Respiratory care is a profession that runs on best practices, and there is no better way to nurture your leadership skills than by getting actively involved in the clinical research required to ensure evidence based practice (EBP) for patients. Three AARC members who have taken that step explain why.
Off and running
Denise Lauderbaugh, MPH, BSRC, RRT, RRT-NPS, is a clinical practice specialist at Rady Children’s Hospital in San Diego, CA. Early on in her career she worked with what she calls “some pretty renowned researchers” and had the opportunity to help them with their data collection. But she never imagined she would one day be able to conduct studies of her own.
The idea that it might be possible first dawned on her when she decided to attend an evidence-based practice institute and implement an evidence-based practice in her facility.
“That led me to a curiosity on what to do if I could not find the evidence to support what we were currently doing, or a change that was being requested,” Lauderbaugh said. “With the help of some funding, I was off on this crazy journey.”
She earned her master’s degree along the way too, which greatly facilitated the achievement of a career goal — namely, to be the person in her department responsible for overseeing all EBP, quality improvement (QI), and research projects related to respiratory care.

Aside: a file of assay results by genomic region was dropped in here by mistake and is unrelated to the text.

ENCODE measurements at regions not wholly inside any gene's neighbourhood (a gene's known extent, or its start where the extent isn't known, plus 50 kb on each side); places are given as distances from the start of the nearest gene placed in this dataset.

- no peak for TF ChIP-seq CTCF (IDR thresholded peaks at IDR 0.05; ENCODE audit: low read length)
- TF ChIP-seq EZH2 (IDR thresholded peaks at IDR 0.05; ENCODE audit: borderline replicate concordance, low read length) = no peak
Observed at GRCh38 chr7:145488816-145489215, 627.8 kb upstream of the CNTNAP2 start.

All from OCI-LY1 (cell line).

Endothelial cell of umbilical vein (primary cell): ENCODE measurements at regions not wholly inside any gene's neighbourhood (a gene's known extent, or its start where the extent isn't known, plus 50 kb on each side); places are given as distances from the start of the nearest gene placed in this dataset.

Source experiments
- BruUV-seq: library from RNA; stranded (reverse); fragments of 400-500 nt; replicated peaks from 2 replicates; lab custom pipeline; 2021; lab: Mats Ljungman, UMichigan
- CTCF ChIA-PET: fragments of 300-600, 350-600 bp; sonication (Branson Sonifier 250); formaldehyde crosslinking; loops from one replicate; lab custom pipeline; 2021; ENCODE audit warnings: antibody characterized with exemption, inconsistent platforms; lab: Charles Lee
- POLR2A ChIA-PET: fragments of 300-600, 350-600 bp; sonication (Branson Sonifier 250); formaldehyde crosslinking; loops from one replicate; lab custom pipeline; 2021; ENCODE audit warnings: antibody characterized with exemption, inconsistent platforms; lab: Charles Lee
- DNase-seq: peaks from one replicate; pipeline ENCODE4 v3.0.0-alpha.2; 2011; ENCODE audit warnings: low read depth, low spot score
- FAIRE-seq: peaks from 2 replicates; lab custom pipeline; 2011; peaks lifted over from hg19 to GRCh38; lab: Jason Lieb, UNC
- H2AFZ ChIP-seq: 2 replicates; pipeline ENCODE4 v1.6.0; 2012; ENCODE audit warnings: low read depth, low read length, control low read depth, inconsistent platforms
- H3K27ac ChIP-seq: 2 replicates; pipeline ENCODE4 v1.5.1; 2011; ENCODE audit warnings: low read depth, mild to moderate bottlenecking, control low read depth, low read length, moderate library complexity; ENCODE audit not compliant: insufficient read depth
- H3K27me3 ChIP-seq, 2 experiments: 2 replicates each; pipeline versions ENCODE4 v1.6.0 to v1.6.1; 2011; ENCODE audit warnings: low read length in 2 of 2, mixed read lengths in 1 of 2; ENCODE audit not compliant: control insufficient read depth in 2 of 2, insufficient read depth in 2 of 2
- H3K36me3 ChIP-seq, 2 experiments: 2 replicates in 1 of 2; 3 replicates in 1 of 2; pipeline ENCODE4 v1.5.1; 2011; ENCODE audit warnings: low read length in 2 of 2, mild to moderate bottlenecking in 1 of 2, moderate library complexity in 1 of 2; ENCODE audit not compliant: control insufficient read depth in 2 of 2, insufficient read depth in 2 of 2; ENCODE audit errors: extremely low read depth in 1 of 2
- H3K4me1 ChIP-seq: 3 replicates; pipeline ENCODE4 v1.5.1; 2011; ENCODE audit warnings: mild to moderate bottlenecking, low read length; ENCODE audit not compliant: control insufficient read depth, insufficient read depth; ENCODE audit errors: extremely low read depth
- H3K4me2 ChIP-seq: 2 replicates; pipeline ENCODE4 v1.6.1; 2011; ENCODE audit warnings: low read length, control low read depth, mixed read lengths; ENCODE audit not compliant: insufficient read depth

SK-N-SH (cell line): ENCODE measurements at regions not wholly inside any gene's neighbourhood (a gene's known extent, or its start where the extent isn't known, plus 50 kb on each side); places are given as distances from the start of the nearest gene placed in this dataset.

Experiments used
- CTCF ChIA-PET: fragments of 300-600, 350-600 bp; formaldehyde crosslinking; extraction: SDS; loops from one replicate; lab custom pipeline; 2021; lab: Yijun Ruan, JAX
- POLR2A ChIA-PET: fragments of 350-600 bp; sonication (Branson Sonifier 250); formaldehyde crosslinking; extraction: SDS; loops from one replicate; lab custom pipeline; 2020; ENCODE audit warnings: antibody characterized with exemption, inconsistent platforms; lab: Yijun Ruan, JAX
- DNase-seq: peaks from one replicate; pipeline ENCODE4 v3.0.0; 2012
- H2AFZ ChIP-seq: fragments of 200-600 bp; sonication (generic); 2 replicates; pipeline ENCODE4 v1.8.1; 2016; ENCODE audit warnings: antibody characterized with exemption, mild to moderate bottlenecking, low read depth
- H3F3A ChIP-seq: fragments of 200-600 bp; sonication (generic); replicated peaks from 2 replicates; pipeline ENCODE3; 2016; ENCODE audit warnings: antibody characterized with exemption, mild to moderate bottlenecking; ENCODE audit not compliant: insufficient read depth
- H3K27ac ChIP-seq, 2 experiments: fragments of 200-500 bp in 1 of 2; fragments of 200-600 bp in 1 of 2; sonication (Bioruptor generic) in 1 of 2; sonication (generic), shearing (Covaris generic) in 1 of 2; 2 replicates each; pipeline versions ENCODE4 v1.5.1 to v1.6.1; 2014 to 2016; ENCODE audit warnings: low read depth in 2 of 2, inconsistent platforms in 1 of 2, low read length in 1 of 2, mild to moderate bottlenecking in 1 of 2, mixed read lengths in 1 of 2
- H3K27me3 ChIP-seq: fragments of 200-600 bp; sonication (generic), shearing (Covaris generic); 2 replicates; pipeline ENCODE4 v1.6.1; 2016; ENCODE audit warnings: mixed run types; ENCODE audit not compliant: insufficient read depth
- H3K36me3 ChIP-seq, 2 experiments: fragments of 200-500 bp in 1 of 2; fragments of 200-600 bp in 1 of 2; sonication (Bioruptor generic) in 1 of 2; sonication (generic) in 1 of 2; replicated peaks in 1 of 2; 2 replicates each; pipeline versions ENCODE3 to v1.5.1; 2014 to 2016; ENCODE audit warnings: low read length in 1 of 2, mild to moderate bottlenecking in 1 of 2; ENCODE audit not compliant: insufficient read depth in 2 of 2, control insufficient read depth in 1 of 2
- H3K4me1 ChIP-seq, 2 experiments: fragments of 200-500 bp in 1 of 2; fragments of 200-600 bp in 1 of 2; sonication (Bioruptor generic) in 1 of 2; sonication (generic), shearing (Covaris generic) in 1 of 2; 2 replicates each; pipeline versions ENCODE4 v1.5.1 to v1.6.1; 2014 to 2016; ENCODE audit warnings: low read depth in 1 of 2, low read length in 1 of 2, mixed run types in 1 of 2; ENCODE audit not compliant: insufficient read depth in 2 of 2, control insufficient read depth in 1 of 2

Lauderbaugh has published papers in RESPIRATORY CARE and authored a number of abstracts as well, and she says conducting research is addictive because the results so often have a direct impact on the care that is provided to patients in her hospital and elsewhere.
“Once I found that my research changed practice, with a statistically significant improvement in patient care, I was hooked,” she said. “The utilization of my RT skills combined with my new skills gives me great career satisfaction.”
Success breeds success
A clinical coordinator at the University of Virginia Medical Center in Charlottesville, Dan Rowley, MSc, RRT, RRT-ACCS, RRT-NPS, RPFT, FAARC, has published several papers and a wealth of abstracts in peer review journals over his long career, many of them appearing RESPIRATORY CARE.
He traces his long association with clinical research back to 1998.
“My medical director encouraged respiratory therapists to question the effectiveness of therapies that we provide to our patients and to support our suppositions with peer reviewed health sciences literature,” he said. “This set the tone for how I would discipline myself as a clinician, and as a result I conceptualized my first research project, looking at experience with a respiratory therapist arterial cannulation service.”
That quality improvement project resulted in his first OPEN FORUM presentation and a full manuscript publication in RESPIRATORY CARE. He met other researchers during the experience and was able to quickly expand his professional networking community. Those connections spurred his desire to continue to explore his research interests, and enrolling in graduate school gave him the tools he needed to formulate research questions, select statistical tests to help answer those questions, and report the findings.